WRITING STYLE: 4.5/5
ENTERTAINMENT QUOTIENT: 4.5/5
From a very early age, I have been on a steady diet of reading thrillers. Even as I was entering my teens, I was getting introduced to Robert Ludlum and Fredrick Forsyth, and books such as “The Matarese Circle” and “The Day of the Jackal” made a lasting impression on me. It is perhaps safe, and not incredibly presumptuous, to say that I have a fair idea of what makes a good thriller. Over the years, I have read some excellent books that had really good storylines and characters, while others where there was a basic premise but the action sequences more than made up for any deficiency.
Raghu Srinivasan’s “The Avatari” is one that has a bit of both. It is the story of Henry Ashton, a retired British Army officer, who is pulled into a search for “hidden treasure” upon a request from a monk from a Laotian monastery. They are after an ancient secret, one which is said to be safeguarded at the legendary Shambhala, a sacred mountain supposed to be in Tibet. But according to legend, only the Avatari, chosen by destiny, can gain entrance to this sacred place. Henry Ashton, along with a former Gurkha Sergeant and an American mercenary must beat their adversaries, who will stop at nothing to get hold of the secret.
I will put up my hand and say that I never really thought Indian writers could whip up engrossing thrillers the likes of which I have been used to reading since I was a teenager. Perhaps that’s the reason why I haven’t explored Indian writing as much as I should have, as I was fixated on the thriller genre for so long. But Raghu Srinivasan throws that presumption out of the water with one of the most excellent books I have read in the past few months.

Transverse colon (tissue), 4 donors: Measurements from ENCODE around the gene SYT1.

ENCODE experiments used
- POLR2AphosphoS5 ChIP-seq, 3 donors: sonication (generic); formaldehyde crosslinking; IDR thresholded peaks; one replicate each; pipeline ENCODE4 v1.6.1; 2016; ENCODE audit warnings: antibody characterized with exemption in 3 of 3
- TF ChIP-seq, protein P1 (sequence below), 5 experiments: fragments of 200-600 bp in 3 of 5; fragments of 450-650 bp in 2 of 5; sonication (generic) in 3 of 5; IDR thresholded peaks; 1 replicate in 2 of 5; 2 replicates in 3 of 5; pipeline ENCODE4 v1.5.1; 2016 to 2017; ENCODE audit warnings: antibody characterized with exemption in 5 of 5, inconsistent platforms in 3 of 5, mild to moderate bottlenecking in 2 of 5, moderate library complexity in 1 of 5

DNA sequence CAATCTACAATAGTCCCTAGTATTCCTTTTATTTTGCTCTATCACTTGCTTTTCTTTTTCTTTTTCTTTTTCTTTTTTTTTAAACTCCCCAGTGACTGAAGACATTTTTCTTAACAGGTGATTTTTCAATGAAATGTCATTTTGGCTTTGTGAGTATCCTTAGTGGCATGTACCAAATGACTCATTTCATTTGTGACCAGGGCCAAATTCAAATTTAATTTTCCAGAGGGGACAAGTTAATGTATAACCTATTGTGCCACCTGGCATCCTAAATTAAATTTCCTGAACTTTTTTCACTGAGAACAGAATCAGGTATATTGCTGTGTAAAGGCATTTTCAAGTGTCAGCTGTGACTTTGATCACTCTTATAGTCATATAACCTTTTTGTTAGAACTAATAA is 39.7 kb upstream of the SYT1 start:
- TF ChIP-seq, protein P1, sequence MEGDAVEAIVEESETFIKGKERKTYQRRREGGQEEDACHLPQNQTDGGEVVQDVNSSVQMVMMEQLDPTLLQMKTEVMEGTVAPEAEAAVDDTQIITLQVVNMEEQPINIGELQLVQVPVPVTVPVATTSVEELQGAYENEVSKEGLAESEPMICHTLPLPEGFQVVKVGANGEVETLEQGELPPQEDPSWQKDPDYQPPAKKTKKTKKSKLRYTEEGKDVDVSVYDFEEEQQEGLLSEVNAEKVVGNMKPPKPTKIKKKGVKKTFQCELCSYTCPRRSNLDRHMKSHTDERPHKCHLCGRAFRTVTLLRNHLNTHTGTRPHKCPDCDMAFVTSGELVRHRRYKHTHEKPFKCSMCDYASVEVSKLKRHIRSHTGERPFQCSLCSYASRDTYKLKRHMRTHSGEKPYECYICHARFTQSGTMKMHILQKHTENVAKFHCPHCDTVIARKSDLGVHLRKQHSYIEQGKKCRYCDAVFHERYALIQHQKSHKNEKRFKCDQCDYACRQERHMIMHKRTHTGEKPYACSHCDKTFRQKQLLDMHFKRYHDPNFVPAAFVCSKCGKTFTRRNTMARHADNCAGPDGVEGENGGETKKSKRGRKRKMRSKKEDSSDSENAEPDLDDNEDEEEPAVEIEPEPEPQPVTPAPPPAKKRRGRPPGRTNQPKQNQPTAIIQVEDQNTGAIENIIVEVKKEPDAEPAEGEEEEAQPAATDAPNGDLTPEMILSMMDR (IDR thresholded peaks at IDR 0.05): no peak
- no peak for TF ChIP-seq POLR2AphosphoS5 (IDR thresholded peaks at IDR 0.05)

The story itself is excellently weaved, keeping the reader completely invested in the book the entire time. And more importantly, the characters are well-developed, with Srinivasan adept at even drawing characters that aren’t basically Indian. To be able to showcase an Englishman, an American, and a Gurkha Sergeant and others require a particular talent, especially when you have not lived among them for an extended period of time. The author does an extraordinary job of bringing all the characters to life and nothing seems out of place, making it all the more enjoyable to read.
If I were a particularly critical person hell-bent on finding fault even in something that looks perfect, I would say that the premise of a group of people hunting for hidden treasure is a much-beaten path. But even that is not a negative in this book, considering that Srinivasan has a perfect blend of mystic and action sequences, not overdoing either one. This is one book that is certain to satisfy the seasoned reader, and hopefully, convert more casual readers into exploring such excellent books rather than sticking to the college love stories only.